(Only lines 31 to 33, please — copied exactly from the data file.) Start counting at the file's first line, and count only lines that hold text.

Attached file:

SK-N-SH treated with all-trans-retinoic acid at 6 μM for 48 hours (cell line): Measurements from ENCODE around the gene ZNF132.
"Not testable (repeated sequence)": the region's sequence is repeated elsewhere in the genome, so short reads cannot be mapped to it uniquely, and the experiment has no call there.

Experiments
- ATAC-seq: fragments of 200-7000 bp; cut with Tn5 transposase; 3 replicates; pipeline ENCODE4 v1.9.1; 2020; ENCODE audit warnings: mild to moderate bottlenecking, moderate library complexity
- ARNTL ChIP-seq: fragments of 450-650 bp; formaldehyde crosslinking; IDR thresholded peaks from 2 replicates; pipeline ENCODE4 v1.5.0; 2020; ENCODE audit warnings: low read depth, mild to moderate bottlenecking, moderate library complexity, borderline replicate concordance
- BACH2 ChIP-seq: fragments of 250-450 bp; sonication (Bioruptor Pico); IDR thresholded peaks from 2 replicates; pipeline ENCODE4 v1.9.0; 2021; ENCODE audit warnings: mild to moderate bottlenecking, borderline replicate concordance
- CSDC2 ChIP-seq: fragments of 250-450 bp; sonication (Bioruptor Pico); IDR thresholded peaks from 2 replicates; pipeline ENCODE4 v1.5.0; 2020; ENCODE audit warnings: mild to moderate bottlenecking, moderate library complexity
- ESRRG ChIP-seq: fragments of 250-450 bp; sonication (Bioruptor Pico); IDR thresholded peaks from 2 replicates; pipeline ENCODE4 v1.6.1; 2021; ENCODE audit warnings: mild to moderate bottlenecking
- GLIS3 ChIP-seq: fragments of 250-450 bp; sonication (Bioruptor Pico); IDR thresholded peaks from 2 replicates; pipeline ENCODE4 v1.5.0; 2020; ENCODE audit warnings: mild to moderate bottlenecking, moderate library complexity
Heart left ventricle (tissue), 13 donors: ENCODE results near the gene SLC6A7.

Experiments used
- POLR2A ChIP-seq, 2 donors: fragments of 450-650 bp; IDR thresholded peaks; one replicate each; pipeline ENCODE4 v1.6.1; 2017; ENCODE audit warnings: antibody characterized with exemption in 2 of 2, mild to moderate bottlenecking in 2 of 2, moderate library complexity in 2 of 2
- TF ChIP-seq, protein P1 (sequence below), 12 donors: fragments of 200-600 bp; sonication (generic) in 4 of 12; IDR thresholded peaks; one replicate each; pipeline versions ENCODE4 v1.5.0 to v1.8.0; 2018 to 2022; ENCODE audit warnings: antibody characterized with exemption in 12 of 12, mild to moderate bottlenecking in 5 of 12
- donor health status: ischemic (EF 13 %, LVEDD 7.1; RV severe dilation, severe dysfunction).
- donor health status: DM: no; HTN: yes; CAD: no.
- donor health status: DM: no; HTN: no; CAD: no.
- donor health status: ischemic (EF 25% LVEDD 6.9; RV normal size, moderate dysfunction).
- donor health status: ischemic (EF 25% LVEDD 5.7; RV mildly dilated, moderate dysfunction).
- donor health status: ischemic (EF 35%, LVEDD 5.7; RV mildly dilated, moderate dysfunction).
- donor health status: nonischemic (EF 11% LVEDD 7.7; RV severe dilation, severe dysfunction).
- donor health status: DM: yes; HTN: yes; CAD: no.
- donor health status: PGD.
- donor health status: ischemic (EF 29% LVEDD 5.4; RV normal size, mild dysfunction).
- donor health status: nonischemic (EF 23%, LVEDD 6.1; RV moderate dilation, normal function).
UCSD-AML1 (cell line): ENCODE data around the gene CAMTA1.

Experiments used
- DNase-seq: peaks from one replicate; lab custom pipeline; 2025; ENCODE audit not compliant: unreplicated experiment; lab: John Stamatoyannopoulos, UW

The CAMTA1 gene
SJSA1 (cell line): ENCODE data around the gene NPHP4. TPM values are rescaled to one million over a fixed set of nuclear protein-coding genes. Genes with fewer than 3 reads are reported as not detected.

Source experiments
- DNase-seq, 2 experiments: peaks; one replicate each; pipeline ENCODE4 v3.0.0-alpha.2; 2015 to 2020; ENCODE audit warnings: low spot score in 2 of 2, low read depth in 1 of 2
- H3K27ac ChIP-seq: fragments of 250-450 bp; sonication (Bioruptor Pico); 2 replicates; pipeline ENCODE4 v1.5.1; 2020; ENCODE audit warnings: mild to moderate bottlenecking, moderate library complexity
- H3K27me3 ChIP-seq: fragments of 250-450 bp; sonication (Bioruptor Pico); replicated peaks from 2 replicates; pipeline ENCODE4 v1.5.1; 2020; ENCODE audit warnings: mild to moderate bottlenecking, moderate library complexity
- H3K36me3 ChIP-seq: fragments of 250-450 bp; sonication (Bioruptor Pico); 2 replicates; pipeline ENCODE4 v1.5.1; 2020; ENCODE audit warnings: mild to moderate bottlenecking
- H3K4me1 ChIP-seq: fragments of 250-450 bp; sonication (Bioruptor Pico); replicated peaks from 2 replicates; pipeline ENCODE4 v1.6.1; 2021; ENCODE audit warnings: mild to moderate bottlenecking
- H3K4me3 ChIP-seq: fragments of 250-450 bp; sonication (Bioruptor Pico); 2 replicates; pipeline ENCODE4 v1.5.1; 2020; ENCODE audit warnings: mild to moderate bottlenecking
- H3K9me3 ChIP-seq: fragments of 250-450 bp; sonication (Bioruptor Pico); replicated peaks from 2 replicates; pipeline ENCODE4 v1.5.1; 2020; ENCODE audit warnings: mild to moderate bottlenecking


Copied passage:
- DNase-seq, 2 experiments: peaks; one replicate each; pipeline ENCODE4 v3.0.0-alpha.2; 2015 to 2020; ENCODE audit warnings: low spot score in 2 of 2, low read depth in 1 of 2
- H3K27ac ChIP-seq: fragments of 250-450 bp; sonication (Bioruptor Pico); 2 replicates; pipeline ENCODE4 v1.5.1; 2020; ENCODE audit warnings: mild to moderate bottlenecking, moderate library complexity
- H3K27me3 ChIP-seq: fragments of 250-450 bp; sonication (Bioruptor Pico); replicated peaks from 2 replicates; pipeline ENCODE4 v1.5.1; 2020; ENCODE audit warnings: mild to moderate bottlenecking, moderate library complexity